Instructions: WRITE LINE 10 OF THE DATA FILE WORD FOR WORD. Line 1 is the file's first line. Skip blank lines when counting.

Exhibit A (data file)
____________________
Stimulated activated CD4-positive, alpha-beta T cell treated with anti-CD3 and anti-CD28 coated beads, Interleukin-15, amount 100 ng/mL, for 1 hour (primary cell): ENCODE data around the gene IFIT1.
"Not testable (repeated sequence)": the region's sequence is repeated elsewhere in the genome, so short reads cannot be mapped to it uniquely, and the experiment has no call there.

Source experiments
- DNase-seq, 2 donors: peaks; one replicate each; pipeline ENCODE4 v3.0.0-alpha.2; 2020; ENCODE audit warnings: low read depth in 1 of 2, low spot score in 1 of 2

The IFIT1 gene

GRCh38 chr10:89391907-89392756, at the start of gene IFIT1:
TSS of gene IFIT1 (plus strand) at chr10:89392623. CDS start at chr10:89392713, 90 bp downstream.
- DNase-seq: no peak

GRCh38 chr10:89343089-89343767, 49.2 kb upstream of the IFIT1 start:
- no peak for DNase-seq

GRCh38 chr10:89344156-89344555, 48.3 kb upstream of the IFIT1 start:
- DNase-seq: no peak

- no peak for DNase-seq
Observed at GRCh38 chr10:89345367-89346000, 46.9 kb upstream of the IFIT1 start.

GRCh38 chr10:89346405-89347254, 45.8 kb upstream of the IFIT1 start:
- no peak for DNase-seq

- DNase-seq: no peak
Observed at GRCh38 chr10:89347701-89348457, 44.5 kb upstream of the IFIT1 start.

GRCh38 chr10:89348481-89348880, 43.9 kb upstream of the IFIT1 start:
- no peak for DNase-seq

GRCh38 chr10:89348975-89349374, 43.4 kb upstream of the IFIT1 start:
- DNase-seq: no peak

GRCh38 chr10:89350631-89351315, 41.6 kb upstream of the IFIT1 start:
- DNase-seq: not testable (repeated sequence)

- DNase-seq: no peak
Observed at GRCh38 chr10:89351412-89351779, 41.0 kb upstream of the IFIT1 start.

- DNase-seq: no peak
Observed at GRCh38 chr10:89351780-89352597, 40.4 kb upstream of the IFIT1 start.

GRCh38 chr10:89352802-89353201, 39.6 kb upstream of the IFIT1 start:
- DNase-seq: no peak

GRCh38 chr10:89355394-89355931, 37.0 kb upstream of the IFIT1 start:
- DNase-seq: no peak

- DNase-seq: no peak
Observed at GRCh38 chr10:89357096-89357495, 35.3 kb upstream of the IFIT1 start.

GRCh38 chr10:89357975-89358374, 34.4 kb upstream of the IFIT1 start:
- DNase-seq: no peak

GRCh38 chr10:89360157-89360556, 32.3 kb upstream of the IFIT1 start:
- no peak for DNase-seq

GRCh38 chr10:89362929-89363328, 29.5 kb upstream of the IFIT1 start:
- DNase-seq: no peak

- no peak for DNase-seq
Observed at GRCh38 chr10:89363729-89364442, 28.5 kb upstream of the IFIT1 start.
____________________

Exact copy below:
- no peak for DNase-seq